In amongst the Flowers

by Daniel Mackie May 05, 2016

People from a planet without flowers would think we must be mad with joy the whole time to have such things about us. 

Bugs and butterflies Collection

So said Iris Murdoch in her 1970 novel A Fairly Honourable Defeat. And no month is more joyously filled with flora than May - the month begins with bluebells and takes us to full summer floral displays. Flowers are associated with joy, fertility, rebirth and even enlightenment. Beauty is an obvious connection, but one enshrined in myth with narcissus, anemones and hyacinths all springing from the deaths of beautiful young men according to the ancient Greeks

The DM Bugs and Butterflies Collection takes a closer look into the blooms. There emerges a world of tiny winged creatures, fluttering from stem to stem. These unique illustrations marry the beauty of these flying pollinators' floral homes with their own delicate structure, embodying the joy of a hot summers day. 

The butterfly is bathed in the generous rounded blossom of the bright pink peony, situated on a grassy meadow. The dragonfly is by the water's edge hopping mainly between the yellow-centred white-petalled narcissi. The bumblebee is contenting himself with the sunshine yellow buttercups mixed with the odd daisy. The ladybird is resting by the edge of the corn field, amongst the scarlet poppies.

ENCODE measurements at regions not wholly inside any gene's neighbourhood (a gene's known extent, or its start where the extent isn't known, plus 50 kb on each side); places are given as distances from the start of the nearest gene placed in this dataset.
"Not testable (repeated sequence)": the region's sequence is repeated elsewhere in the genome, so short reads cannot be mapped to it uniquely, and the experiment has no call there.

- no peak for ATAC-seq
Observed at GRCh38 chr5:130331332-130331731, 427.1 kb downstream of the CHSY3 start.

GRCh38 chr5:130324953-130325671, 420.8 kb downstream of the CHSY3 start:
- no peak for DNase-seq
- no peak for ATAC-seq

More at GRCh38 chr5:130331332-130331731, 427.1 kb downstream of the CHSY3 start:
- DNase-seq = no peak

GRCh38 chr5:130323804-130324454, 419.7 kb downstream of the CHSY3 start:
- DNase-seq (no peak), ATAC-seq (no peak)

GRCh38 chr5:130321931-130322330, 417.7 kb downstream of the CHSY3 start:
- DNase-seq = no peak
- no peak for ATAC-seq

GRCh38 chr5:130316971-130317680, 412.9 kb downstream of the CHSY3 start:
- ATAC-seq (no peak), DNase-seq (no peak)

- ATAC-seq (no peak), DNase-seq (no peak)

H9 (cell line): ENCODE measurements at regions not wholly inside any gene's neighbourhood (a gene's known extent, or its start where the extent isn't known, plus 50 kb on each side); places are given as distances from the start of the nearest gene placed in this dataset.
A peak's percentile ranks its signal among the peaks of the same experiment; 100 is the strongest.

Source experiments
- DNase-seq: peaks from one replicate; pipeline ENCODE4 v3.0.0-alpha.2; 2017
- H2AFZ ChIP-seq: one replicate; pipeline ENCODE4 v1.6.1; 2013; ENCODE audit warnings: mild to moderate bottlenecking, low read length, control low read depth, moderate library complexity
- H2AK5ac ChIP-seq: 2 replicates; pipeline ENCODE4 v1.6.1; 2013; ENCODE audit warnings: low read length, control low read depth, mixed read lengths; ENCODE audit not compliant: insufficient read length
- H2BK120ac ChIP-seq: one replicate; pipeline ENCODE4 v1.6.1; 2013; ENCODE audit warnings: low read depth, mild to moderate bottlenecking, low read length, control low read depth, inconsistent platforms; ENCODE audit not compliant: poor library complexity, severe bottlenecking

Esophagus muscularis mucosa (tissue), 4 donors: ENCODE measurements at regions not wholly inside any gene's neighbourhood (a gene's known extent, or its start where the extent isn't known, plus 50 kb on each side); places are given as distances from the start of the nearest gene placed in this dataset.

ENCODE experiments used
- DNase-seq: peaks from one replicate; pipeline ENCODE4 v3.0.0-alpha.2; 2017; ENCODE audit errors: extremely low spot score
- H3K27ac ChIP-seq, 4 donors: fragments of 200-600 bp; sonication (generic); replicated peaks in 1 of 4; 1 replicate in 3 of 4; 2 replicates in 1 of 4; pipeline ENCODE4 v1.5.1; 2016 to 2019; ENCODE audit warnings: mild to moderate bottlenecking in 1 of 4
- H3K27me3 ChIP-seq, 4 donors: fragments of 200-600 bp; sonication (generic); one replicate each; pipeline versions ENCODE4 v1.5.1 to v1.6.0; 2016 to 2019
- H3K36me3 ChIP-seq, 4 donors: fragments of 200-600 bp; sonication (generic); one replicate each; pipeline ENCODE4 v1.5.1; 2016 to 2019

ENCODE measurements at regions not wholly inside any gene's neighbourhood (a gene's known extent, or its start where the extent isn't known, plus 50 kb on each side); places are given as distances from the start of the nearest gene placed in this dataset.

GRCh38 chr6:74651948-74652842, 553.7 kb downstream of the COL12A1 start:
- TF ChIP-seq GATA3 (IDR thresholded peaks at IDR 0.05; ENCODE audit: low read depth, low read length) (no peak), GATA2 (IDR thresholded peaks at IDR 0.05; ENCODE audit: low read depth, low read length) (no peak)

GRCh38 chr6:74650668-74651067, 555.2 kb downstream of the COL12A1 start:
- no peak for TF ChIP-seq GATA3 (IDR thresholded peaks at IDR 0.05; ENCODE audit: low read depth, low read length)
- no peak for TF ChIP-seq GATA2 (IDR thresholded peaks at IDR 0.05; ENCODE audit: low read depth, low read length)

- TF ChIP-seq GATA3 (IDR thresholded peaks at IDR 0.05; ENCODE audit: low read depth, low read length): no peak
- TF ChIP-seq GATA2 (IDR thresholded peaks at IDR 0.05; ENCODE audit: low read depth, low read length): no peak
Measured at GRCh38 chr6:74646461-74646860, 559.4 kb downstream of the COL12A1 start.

This brand new selection depicts the smallest creatures of the DM Collection, but those with the most beautiful habitat. 

The relationship between these small insects and their habitats is one of the most interdependent. Bees and butterflies feast on the nectar of the flowers they visit, but repay the debt by transferring pollen between plants to enable them to reproduce and flower once more. Ladybirds eat the aphids and other pests that can destroy a rose bush or field of crops alike. Dragonflies' eating habits are rather more useful to us humans, as they will munch on mosquitos and other biting flies.

But some separation needs to be kept in this Collection - a particularly peckish dragonfly has been known to eat up a butterfly or even a whole bee!

Shop the DM Bugs and Butterflies Collection.


Daniel Mackie
Daniel Mackie


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